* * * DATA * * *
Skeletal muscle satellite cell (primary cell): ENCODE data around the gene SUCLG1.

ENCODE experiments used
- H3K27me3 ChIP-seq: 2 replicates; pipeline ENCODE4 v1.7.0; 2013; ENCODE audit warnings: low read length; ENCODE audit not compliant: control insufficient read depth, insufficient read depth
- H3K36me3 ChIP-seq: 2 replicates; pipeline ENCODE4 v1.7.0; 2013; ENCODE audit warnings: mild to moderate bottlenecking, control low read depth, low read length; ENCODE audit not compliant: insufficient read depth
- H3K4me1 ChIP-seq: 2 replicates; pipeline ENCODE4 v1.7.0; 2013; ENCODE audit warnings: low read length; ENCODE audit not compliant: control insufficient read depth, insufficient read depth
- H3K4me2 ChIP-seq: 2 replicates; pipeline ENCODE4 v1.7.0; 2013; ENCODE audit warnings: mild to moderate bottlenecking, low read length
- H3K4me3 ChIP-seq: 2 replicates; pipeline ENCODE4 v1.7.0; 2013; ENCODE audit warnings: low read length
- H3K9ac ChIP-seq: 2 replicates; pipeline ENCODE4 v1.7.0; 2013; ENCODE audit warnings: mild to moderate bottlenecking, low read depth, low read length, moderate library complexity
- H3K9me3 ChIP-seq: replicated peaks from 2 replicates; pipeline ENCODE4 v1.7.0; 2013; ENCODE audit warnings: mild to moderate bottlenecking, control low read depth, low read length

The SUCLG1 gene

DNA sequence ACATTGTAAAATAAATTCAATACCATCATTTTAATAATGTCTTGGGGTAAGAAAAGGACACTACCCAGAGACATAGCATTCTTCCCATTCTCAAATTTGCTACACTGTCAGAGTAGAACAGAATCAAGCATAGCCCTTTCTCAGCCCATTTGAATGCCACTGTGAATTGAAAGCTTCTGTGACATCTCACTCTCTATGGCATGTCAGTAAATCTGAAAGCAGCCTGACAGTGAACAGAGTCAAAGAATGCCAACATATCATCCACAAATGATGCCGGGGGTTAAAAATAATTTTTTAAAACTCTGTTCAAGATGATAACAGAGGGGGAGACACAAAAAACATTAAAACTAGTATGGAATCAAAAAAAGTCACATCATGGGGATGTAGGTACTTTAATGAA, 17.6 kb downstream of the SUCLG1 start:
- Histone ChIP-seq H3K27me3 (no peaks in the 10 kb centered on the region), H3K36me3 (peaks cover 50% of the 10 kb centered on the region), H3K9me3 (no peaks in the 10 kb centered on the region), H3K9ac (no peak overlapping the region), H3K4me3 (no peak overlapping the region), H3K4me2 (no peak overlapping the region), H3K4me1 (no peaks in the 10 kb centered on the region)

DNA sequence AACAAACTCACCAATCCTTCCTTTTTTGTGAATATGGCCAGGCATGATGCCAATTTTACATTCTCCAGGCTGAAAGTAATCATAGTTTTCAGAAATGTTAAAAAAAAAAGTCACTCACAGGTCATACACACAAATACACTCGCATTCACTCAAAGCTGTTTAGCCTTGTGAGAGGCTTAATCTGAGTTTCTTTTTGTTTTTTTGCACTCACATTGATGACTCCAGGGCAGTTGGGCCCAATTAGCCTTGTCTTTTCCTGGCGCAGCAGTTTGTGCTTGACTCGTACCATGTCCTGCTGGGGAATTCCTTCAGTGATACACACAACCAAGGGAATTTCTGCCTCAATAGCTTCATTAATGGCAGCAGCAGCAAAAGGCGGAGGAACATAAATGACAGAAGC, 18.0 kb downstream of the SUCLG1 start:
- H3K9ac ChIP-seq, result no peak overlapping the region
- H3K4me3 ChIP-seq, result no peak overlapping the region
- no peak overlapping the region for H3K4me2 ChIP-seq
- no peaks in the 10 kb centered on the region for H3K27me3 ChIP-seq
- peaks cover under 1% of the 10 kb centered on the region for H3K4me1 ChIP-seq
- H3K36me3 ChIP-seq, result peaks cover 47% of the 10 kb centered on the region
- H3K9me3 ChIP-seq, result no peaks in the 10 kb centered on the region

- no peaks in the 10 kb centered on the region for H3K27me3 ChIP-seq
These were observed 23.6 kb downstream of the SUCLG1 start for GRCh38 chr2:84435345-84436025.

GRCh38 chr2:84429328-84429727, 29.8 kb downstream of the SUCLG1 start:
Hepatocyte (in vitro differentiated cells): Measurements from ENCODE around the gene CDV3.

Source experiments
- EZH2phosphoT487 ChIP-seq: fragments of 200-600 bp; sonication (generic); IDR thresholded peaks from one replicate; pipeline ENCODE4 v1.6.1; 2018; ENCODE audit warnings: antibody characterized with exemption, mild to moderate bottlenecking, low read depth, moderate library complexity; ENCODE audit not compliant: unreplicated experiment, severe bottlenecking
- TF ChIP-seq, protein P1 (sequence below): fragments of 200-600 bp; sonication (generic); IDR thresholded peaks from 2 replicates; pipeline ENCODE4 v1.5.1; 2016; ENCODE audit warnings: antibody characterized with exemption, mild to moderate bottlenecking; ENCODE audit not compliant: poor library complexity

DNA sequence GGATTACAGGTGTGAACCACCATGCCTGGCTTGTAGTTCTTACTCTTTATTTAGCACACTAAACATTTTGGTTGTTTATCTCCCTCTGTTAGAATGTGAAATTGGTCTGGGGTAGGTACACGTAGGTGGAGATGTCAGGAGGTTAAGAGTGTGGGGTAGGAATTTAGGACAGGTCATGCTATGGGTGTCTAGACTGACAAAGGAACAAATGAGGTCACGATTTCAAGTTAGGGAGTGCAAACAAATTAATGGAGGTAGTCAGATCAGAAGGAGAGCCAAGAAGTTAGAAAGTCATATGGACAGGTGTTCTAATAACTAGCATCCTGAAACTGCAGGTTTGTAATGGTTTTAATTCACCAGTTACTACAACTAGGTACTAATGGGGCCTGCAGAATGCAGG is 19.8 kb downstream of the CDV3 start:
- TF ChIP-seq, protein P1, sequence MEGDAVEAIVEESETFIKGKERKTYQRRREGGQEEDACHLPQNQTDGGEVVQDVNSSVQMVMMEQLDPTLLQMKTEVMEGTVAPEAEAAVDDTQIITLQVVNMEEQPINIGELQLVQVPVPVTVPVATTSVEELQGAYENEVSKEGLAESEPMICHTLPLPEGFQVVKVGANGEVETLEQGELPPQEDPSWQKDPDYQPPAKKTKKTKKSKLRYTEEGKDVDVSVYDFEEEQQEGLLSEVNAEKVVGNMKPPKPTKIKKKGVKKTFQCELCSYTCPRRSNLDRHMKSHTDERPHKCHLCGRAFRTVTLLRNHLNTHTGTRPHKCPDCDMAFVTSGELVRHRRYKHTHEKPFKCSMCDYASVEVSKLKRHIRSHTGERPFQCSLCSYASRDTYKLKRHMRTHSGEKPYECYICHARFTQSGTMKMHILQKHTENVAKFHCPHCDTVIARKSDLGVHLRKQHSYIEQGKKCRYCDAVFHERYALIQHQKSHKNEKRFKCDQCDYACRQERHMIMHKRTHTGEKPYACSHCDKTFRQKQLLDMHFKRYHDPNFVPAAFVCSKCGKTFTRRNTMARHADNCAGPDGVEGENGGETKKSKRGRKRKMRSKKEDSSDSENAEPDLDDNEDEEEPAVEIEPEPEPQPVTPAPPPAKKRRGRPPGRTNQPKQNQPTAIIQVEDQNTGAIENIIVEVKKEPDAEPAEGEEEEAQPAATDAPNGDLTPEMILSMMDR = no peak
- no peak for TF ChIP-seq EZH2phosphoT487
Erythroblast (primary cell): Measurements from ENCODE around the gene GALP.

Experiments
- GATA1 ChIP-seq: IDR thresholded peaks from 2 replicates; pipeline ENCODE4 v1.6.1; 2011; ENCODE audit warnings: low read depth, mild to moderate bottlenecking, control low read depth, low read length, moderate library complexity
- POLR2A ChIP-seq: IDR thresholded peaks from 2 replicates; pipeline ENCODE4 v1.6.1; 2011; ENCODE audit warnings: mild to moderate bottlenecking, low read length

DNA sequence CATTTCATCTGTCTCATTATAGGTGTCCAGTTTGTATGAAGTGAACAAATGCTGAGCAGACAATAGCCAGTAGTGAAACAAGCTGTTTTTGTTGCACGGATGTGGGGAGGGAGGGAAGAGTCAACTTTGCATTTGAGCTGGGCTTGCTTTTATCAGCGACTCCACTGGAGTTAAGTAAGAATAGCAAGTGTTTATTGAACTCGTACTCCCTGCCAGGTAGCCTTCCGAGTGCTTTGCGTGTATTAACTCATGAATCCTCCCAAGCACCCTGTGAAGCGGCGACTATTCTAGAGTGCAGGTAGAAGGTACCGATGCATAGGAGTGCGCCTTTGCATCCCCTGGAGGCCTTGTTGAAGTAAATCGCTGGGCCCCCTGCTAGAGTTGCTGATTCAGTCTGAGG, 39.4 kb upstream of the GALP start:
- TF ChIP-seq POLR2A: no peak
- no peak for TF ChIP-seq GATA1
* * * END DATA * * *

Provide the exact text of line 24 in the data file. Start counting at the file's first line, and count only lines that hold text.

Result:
Hepatocyte (in vitro differentiated cells): Measurements from ENCODE around the gene CDV3.